English, Spanish, and French.
Figure 1: The cervical transformation zone
The cervical transformation zone is a ring of active squamous metaplasia where the stratiﬁ ed squamous epithelium
of the ectocervix progressively undermines and replaces the glandular epithelium of the endocervix. For unclear
reasons, metaplastic tissue is especially susceptible to the carcinogenic potential of persistent HPV infections.
www.thelancet.com Vol 370 September 8, 2007
entire transformation zone epithelium, not speciﬁ c
precancerous lesions; this method is eﬀ ective in about
80–95% of cases.8,9 The site of a biopsy showing cervical
precancer is not necessarily the exact site of subsequent
cancer development but rather is evidence of a ﬁ eld of
increased risk. Therefore, exfoliative cytological and
virological measurements of the transformation zone
can sometimes predict cancer risk even when
histopathology from a colposcopically derived biopsy
does not conﬁ rm the presence of a precancer.10
In poorly screened populations, squamous cell
carcinomas constitute most cases of cervical cancer. In
regions with good cervical cancer screening
programmes, the proportion of adenocarcinomas is
increased (15–20%) compared with unscreened
populations, presumably because they arise from the
poorly sampled glands of the canal or from poorly
recognised precursor lesions.11 Beyond the relative
increase, absolute rates of cervical adenocarcinomas
are thought to have increased in various countries over
the past two to three decades,12,13 for uncertain reasons.
Infection with a carcinogenic HPV is a necessary cause
of both squamous cell carcinoma and adenocarcinoma.
However, the distribution of carcinogenic HPV types
and variants detected in these two histopathological
types (eg, adenocarcinoma is more strongly linked with
HPV18) and the roles of non-viral cofactors (eg, smoking
and parity) diﬀ er.14,15
Basics of HPV virology
Papilloma (wart) viruses have co-evolved with animal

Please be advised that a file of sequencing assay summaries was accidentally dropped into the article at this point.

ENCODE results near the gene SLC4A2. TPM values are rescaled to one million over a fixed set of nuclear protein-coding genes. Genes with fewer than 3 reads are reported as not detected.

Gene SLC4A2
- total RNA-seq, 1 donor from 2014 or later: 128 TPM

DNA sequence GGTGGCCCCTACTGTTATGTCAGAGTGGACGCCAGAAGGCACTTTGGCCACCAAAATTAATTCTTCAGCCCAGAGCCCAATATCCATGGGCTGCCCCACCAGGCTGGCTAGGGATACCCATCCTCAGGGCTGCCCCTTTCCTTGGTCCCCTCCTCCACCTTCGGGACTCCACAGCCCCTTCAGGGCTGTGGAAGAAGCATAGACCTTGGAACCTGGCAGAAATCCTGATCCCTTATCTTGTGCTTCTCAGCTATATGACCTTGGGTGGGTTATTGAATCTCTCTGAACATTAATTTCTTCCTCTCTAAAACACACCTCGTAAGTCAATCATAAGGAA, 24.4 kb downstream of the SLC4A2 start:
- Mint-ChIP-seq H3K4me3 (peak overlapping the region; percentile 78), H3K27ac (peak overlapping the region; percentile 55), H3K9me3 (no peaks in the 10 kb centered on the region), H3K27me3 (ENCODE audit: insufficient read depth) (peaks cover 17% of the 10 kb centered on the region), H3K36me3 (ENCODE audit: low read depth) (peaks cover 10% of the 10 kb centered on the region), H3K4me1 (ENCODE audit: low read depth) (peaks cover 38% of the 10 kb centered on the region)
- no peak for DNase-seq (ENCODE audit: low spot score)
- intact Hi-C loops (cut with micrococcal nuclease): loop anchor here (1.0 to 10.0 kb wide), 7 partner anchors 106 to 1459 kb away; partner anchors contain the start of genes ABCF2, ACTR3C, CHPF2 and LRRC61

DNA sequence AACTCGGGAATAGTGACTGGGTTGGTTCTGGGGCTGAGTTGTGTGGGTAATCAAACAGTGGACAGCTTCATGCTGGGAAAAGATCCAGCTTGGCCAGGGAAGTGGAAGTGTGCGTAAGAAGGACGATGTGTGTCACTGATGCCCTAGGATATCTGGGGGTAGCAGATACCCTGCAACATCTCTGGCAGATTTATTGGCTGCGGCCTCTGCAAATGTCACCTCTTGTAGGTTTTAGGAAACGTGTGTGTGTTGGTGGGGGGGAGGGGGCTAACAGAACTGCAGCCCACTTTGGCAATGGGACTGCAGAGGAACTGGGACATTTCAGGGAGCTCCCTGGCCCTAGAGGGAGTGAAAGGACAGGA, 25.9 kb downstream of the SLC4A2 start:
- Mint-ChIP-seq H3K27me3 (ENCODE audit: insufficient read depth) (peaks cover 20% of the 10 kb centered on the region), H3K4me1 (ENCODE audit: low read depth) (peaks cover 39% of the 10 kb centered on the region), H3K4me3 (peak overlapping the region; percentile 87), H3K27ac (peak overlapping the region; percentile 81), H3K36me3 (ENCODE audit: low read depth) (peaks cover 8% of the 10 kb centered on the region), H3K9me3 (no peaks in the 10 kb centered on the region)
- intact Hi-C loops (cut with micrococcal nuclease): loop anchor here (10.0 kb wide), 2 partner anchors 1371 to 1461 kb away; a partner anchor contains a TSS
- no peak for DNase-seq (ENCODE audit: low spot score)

hosts over millions of years and the life cycle of each
genotype of HPV is tied closely to the diﬀ erentiation of
its speciﬁ c epithelial target (eg, sole of foot, non-genital
skin, anogenital skin, anogenital/oropharyngeal
mucosa).16 The relations between HPV genotypes can be
expressed in the form of phylogenetic trees based on
DNA sequence and protein homologies, which serve as
unifying tools in understanding HPV classiﬁ cation and
behaviour.17 HPV16 and HPV18 are the two most
carcinogenic HPV types, and are responsible for 70% of
cervical cancer and about 50% of cervical intraepithelial
neoplasia (CIN) grade 3 (CIN3);18 by contrast, HPV6 and
HPV11 are responsible for about 90% of genital warts.
When we refer to HPV infection in this Seminar, we
are referring to the genetically related group of genotypes
that are linked to cancer risk—ie, the carcinogenic
types—unless speciﬁ ed. For cytopathology, we refer to
the 2001 Bethesda System19 and for histopathology, we
use the WHO classiﬁ cation.20
The human papillomavirus genome codes for only eight
genes (ﬁ gure 2).21 E6 and E7 are the primary HPV
oncoproteins. Each has numerous cellular targets,21–23 with
p53 and retinoblastoma tumour suppression protein (pRB)
being the most important. E6 inhibition of p53 blocks
apoptosis, whereas E7 inhibition of pRB abrogates cell-
cycle arrest. E7 is the primary transforming protein. Both
proteins are expressed at low levels during the infectious
process. At some still undeﬁ ned point in progression to
E1, E2, E4, E5
SP1 TATA P97
Figure 2: The HPV genome and its expression within the epithelium
The HPV genome consists of about 8000 bp of single-stranded, circular DNA. There are eight open reading frames and an upstream regulatory region. HPV genes are
designated as E or L according to their expression in early or late diﬀ erentiation stage of the epithelium: E1, E2, E5, E6, and E7 are expressed early in the
diﬀ erentiation, E4 is expressed throughout, and L1 and L2 are expressed during the ﬁ nal stages of diﬀ erentiation. The viral genome is maintained at the basal layer of
the epithelium, where HPV infection is established. Early proteins are expressed at low levels for genome maintenance (raising the possibility of a latent state) and
cell proliferation. As the basal epithelial cells diﬀ erentiate, the viral life cycle goes through success stages of genome ampliﬁ cation, virus assembly, and virus release,
with a concomitant shift in expression patterns from early genes to late genes, including L1 and L2, which assemble into viral capsid. L1 is the major capsid protein
while L2 serves as the link to the plasmid DNA. Adapted from Doorbar.21